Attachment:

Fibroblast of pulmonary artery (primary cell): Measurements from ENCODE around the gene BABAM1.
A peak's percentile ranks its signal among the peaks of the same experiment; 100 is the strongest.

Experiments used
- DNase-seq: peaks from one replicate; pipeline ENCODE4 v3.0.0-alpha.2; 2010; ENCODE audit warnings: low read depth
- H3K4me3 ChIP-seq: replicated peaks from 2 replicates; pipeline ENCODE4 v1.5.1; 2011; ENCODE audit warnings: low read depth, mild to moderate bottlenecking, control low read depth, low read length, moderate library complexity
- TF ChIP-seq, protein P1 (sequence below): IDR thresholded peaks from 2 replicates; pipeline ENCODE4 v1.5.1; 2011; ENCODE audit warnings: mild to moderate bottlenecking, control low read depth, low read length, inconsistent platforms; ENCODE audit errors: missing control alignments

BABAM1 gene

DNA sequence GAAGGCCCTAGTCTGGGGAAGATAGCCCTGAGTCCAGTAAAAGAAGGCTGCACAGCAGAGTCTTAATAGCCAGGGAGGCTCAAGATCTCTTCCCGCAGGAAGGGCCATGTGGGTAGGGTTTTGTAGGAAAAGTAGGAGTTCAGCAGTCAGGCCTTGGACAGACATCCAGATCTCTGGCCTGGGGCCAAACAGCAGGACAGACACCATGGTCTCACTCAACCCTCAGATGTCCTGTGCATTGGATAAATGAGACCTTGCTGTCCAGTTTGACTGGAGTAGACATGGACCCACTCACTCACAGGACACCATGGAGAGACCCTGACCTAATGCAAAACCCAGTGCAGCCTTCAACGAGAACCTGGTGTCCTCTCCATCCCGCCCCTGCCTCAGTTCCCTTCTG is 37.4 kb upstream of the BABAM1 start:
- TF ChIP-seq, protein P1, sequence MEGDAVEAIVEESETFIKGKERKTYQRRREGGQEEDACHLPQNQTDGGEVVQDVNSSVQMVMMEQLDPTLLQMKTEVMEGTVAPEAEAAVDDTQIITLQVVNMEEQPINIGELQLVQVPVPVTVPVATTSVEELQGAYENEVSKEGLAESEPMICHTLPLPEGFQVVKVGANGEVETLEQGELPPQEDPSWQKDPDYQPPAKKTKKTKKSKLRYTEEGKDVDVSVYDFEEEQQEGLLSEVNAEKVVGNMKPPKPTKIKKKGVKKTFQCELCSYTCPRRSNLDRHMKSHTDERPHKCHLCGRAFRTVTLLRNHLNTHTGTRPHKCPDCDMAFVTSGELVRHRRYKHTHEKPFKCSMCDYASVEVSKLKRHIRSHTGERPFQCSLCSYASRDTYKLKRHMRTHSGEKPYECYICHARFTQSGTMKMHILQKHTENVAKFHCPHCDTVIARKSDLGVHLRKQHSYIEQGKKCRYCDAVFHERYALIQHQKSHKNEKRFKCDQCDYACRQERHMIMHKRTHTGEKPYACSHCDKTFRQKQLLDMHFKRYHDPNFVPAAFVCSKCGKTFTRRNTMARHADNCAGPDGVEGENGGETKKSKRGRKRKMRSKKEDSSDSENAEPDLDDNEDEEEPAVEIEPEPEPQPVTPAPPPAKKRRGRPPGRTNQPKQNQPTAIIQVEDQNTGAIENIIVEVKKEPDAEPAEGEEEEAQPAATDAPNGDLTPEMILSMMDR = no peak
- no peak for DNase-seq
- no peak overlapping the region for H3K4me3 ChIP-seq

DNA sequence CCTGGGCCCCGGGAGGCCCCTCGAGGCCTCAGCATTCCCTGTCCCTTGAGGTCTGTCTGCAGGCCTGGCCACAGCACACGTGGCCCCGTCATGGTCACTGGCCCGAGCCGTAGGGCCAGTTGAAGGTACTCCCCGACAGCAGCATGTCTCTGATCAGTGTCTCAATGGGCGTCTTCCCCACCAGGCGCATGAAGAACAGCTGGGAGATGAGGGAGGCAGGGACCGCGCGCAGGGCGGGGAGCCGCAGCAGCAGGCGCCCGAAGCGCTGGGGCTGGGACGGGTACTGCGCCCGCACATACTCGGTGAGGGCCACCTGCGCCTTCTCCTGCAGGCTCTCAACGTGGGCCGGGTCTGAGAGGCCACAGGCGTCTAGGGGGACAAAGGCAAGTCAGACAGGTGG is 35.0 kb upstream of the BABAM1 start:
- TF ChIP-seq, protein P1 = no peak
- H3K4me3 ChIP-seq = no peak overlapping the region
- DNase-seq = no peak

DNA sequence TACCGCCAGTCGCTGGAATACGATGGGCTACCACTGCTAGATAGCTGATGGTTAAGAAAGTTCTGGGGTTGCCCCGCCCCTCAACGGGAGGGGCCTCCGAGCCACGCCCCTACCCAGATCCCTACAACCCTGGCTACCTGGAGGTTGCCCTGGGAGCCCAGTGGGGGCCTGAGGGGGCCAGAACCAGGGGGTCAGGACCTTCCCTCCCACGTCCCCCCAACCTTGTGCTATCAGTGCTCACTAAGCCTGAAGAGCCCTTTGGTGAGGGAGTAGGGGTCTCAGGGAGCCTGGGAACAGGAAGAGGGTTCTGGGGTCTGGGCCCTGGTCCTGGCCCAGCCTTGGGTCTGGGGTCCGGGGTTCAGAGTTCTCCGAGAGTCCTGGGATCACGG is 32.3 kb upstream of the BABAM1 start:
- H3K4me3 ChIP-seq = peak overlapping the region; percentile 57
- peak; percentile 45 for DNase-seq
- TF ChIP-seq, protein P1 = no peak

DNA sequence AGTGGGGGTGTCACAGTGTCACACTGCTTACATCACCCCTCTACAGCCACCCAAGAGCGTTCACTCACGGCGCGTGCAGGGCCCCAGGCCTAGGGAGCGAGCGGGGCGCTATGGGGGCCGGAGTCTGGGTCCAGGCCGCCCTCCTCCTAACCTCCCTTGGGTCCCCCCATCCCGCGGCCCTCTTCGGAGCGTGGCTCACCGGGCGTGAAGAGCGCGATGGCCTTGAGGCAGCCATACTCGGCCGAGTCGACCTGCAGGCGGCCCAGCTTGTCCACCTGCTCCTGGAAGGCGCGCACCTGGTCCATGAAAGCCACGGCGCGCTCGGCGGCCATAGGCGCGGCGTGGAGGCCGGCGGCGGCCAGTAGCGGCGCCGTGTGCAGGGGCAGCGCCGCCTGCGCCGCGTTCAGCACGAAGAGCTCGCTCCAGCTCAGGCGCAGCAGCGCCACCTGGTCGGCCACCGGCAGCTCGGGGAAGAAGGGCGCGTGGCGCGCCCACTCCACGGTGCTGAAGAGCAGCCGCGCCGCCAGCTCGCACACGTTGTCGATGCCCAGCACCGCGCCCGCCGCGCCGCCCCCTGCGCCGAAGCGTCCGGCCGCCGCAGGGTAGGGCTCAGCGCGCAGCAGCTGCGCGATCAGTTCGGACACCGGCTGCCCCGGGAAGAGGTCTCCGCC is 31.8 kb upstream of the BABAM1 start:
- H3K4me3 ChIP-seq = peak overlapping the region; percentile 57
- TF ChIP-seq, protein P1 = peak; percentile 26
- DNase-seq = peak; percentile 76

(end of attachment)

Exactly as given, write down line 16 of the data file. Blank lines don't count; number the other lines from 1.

DNA sequence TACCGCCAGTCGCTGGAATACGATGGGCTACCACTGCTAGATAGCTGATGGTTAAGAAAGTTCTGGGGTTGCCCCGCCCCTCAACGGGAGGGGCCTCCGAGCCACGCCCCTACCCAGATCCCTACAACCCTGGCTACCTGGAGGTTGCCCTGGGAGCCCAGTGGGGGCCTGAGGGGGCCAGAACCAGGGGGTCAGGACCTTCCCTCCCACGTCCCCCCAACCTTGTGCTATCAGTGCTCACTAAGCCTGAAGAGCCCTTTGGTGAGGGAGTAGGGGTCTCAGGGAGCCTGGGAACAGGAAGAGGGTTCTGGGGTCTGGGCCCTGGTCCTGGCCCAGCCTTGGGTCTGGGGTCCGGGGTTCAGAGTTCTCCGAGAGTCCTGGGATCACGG is 32.3 kb upstream of the BABAM1 start: